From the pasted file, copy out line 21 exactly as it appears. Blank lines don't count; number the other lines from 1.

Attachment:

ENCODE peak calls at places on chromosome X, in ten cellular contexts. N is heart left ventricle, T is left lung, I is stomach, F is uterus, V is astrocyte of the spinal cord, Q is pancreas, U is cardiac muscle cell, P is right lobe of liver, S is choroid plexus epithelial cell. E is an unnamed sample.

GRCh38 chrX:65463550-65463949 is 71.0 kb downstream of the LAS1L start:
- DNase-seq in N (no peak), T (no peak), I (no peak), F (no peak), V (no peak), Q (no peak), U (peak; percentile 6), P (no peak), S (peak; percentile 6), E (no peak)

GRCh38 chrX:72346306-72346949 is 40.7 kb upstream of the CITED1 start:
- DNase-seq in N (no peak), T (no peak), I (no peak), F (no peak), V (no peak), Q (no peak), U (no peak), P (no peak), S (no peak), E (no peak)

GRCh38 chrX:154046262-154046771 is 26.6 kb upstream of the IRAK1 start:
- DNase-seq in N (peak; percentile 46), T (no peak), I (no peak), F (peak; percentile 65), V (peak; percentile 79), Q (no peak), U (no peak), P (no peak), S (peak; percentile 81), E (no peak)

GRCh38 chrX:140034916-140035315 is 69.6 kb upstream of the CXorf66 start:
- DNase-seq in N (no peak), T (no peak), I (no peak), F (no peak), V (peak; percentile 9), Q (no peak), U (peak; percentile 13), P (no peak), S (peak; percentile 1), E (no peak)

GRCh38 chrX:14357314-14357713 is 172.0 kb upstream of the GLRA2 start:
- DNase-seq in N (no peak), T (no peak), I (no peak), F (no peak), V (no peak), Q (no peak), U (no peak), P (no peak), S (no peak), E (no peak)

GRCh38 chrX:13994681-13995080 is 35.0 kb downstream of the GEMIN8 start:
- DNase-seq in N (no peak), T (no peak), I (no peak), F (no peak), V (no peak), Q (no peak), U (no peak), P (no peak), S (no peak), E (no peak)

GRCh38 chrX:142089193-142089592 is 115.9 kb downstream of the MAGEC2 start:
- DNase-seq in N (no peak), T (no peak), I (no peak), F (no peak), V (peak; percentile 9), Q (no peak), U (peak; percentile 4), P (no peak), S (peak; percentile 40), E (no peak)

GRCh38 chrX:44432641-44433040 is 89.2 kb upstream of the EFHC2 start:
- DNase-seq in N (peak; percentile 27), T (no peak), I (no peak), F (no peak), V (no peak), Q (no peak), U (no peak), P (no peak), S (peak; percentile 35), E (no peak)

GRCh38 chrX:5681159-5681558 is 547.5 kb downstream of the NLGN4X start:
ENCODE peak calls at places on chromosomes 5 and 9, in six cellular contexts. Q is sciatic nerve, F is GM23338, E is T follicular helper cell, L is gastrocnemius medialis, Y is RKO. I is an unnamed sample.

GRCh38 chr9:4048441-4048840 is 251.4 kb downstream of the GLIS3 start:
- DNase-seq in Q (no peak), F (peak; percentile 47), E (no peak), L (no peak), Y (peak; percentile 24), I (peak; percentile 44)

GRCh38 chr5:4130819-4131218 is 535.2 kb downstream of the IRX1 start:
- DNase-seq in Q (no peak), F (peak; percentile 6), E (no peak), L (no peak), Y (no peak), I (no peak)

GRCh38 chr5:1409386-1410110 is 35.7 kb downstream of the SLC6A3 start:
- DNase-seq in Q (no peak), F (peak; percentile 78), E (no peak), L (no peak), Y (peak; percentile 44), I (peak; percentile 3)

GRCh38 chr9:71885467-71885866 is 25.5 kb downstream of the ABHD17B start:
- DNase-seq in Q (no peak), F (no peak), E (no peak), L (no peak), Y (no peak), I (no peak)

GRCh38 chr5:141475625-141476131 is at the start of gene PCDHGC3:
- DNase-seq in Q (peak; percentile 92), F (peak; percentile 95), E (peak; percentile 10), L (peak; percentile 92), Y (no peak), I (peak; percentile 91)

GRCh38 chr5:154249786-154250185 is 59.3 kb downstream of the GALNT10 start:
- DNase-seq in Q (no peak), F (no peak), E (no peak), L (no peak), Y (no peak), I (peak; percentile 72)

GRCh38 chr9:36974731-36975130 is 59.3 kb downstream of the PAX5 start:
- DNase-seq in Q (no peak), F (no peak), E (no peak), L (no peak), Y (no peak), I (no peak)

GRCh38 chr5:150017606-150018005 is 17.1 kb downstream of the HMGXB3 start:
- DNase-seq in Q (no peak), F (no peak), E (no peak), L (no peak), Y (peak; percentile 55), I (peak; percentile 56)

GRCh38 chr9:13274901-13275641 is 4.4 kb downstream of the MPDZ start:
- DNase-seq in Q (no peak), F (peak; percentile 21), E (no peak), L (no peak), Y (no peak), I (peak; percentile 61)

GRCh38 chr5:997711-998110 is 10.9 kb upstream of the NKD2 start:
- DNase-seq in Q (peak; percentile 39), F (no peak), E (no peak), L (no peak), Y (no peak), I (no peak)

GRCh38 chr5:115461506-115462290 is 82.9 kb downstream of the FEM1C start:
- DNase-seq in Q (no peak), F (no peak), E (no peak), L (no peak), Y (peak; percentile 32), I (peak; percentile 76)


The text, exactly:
- DNase-seq in Q (no peak), F (peak; percentile 47), E (no peak), L (no peak), Y (peak; percentile 24), I (peak; percentile 44)